The Thomson Collection of Canadian Paintings and First Nations Objects
Ken Thomson formed what is without doubt the most significant and important collection of Canadian art in private hands. Comprising some 700 works of art assembled over 50 years, it is distinguished by its remarkable breadth, the high quality of the individual works, and the rarity of many of its objects.
The Canadian Collection, apart from the First Nations objects, comprises three major components:
- 19th century Canadian art, with a particular emphasis on the paintings of Cornelius Krieghoff
- the Group of Seven and their contemporaries, with strong holdings of the work of Tom Thomson, Lawren S. Harris, J.E.H. Macdonald, David Milne and James Wilson Morrice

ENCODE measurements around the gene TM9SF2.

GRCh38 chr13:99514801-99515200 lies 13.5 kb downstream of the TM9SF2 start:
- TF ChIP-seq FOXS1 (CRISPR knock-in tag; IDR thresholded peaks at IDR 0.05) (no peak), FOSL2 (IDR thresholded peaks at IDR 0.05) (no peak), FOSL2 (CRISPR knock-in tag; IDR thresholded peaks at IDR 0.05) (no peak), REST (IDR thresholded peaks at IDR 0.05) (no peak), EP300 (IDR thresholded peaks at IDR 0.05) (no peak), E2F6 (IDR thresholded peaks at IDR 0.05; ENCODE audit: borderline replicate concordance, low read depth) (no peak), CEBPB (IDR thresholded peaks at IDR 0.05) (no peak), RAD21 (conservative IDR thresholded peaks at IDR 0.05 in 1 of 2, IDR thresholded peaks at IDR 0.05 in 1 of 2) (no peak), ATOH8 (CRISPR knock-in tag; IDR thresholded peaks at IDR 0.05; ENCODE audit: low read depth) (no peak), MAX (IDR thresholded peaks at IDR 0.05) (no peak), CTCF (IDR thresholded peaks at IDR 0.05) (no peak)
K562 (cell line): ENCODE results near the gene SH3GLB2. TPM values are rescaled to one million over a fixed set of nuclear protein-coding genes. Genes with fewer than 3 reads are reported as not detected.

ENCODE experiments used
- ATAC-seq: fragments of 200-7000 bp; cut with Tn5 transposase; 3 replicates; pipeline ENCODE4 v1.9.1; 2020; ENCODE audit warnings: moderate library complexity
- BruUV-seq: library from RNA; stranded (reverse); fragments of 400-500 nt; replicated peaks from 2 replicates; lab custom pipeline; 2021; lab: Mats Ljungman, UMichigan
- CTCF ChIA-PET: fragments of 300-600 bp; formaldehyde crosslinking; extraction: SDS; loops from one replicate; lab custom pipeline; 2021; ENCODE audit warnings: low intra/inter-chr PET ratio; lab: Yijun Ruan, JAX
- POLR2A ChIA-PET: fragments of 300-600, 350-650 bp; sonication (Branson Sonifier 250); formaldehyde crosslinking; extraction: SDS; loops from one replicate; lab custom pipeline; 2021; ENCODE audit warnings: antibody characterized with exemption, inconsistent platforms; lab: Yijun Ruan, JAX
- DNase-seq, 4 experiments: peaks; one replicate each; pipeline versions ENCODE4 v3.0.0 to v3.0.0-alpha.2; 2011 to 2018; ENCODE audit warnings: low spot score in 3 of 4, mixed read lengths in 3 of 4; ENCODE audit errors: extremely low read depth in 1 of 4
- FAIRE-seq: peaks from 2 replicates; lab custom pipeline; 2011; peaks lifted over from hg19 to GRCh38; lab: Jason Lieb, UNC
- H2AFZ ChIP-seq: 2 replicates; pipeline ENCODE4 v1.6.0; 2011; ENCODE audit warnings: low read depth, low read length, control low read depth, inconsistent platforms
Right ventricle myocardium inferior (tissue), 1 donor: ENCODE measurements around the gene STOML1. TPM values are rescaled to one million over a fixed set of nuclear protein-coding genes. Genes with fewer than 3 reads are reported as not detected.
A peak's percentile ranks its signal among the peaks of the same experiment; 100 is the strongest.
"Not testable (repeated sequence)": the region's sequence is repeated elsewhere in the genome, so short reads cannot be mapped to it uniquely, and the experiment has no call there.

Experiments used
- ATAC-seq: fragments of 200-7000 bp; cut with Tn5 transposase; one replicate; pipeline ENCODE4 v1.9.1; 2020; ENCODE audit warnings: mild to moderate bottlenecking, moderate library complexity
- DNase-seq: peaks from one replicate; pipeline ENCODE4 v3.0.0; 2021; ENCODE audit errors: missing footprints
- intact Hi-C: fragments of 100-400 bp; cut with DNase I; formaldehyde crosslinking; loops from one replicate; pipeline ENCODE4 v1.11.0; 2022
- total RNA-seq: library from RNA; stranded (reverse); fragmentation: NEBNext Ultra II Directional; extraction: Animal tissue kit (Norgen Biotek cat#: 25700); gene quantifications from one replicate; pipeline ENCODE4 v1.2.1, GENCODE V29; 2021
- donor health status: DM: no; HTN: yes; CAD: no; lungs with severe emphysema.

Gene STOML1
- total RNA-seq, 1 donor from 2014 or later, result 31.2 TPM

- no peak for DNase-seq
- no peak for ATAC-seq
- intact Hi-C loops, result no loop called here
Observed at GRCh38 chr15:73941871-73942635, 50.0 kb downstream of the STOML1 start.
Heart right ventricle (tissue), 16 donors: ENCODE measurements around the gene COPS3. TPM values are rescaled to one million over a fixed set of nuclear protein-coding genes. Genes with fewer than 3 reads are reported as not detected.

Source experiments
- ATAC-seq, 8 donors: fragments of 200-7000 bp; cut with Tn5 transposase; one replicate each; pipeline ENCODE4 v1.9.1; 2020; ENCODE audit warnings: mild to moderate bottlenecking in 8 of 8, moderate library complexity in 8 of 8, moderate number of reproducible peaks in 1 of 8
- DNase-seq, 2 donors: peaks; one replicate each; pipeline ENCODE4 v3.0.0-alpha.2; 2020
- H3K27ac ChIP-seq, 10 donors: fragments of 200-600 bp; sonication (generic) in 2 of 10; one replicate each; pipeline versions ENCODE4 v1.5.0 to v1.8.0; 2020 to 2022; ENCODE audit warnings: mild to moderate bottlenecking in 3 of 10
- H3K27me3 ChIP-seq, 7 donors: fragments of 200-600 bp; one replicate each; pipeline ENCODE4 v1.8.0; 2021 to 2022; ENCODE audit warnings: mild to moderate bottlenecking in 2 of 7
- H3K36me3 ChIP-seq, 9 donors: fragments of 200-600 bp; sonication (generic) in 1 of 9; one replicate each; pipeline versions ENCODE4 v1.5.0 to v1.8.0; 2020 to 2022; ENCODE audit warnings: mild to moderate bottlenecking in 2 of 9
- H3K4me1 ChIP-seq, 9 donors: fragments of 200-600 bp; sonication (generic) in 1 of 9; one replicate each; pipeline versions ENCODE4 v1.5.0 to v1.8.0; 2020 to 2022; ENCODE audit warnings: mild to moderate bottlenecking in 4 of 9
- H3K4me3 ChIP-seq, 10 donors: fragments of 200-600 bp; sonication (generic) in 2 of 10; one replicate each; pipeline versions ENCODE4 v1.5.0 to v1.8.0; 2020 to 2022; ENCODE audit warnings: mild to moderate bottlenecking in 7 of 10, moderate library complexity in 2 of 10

- significant paintings by post-war artists Paul-Emile Borduas and William Kurelek.
First Nations objects include early, finely detailed objects such as masks, amulets, dagger hilts and combs carved from ivory which came from sperm or orca whale teeth or, more rarely, walrus tusks. They also include pieces by one of the best-known historical First Nations artists, Charles Edenshaw (1839–1920) and a number of objects acquired from the celebrated Dundas collection after Ken Thomson’s death.